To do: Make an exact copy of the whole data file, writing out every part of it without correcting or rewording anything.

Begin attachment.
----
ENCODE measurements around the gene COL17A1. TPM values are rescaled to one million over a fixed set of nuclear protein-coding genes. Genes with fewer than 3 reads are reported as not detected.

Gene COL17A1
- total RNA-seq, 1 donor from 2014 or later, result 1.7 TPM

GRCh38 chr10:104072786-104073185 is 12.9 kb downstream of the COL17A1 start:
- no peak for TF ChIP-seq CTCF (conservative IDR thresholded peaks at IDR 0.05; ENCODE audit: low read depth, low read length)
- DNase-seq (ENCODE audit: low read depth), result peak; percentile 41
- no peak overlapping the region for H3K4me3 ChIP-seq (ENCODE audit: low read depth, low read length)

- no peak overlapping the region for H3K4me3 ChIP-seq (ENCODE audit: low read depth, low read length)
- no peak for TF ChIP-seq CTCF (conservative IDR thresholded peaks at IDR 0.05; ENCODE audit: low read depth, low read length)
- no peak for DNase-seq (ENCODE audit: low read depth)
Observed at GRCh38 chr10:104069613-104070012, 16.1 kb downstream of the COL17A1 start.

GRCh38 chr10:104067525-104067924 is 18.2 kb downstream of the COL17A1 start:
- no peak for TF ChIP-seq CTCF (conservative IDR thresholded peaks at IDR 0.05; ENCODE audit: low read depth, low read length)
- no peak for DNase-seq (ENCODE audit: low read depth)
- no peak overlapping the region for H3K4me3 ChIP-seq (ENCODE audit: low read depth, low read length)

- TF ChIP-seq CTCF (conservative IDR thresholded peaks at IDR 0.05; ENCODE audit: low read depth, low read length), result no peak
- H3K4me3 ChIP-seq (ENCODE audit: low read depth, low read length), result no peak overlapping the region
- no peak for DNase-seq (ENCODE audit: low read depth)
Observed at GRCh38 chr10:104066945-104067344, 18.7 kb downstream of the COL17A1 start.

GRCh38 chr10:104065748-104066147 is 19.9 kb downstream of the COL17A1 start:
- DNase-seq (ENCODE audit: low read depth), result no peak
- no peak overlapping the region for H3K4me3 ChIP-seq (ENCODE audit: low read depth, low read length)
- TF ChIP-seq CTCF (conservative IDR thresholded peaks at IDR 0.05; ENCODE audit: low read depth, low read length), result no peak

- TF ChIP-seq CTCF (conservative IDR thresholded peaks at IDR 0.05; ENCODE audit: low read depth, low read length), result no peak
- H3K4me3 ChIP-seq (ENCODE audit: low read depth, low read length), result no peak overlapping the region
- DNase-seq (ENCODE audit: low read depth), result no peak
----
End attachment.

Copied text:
ENCODE measurements around the gene COL17A1. TPM values are rescaled to one million over a fixed set of nuclear protein-coding genes. Genes with fewer than 3 reads are reported as not detected.

Gene COL17A1
- total RNA-seq, 1 donor from 2014 or later, result 1.7 TPM

GRCh38 chr10:104072786-104073185 is 12.9 kb downstream of the COL17A1 start:
- no peak for TF ChIP-seq CTCF (conservative IDR thresholded peaks at IDR 0.05; ENCODE audit: low read depth, low read length)
- DNase-seq (ENCODE audit: low read depth), result peak; percentile 41
- no peak overlapping the region for H3K4me3 ChIP-seq (ENCODE audit: low read depth, low read length)

- no peak overlapping the region for H3K4me3 ChIP-seq (ENCODE audit: low read depth, low read length)
- no peak for TF ChIP-seq CTCF (conservative IDR thresholded peaks at IDR 0.05; ENCODE audit: low read depth, low read length)
- no peak for DNase-seq (ENCODE audit: low read depth)
Observed at GRCh38 chr10:104069613-104070012, 16.1 kb downstream of the COL17A1 start.

GRCh38 chr10:104067525-104067924 is 18.2 kb downstream of the COL17A1 start:
- no peak for TF ChIP-seq CTCF (conservative IDR thresholded peaks at IDR 0.05; ENCODE audit: low read depth, low read length)
- no peak for DNase-seq (ENCODE audit: low read depth)
- no peak overlapping the region for H3K4me3 ChIP-seq (ENCODE audit: low read depth, low read length)

- TF ChIP-seq CTCF (conservative IDR thresholded peaks at IDR 0.05; ENCODE audit: low read depth, low read length), result no peak
- H3K4me3 ChIP-seq (ENCODE audit: low read depth, low read length), result no peak overlapping the region
- no peak for DNase-seq (ENCODE audit: low read depth)
Observed at GRCh38 chr10:104066945-104067344, 18.7 kb downstream of the COL17A1 start.

GRCh38 chr10:104065748-104066147 is 19.9 kb downstream of the COL17A1 start:
- DNase-seq (ENCODE audit: low read depth), result no peak
- no peak overlapping the region for H3K4me3 ChIP-seq (ENCODE audit: low read depth, low read length)
- TF ChIP-seq CTCF (conservative IDR thresholded peaks at IDR 0.05; ENCODE audit: low read depth, low read length), result no peak

- TF ChIP-seq CTCF (conservative IDR thresholded peaks at IDR 0.05; ENCODE audit: low read depth, low read length), result no peak
- H3K4me3 ChIP-seq (ENCODE audit: low read depth, low read length), result no peak overlapping the region
- DNase-seq (ENCODE audit: low read depth), result no peak